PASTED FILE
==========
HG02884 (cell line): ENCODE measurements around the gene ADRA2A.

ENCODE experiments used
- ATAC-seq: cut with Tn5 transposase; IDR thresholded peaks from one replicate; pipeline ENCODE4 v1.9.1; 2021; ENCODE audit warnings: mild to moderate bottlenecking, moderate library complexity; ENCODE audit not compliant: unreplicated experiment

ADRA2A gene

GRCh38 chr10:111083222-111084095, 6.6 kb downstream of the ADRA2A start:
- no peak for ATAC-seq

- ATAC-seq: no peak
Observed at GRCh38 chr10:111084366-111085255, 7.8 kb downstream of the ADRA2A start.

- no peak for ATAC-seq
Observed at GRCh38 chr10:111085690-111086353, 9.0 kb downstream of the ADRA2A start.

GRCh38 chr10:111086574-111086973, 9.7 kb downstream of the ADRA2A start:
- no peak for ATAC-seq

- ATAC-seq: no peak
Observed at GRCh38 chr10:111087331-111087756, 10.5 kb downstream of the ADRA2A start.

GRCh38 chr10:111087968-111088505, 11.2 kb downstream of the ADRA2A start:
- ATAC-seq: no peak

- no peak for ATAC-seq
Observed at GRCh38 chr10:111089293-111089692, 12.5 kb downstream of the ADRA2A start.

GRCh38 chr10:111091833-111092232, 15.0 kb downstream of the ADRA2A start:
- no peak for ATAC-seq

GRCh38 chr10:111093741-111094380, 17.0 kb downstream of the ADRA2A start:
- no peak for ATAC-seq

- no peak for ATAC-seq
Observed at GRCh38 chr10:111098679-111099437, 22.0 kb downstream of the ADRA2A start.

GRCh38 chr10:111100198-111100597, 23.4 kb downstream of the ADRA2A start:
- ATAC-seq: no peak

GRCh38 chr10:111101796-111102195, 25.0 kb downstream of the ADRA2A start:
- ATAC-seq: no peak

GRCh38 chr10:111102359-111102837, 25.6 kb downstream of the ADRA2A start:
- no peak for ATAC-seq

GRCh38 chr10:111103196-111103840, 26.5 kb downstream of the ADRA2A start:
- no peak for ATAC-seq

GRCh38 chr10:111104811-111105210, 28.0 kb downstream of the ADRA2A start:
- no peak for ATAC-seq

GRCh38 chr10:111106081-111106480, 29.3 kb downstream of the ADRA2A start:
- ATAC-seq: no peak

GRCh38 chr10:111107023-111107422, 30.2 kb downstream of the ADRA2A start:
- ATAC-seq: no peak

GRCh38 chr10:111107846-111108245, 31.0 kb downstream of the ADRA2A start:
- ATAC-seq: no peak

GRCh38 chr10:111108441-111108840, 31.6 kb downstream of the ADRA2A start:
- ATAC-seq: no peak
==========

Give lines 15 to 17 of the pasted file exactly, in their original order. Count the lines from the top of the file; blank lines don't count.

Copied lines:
GRCh38 chr10:111087968-111088505, 11.2 kb downstream of the ADRA2A start:
- ATAC-seq: no peak

- no peak for ATAC-seq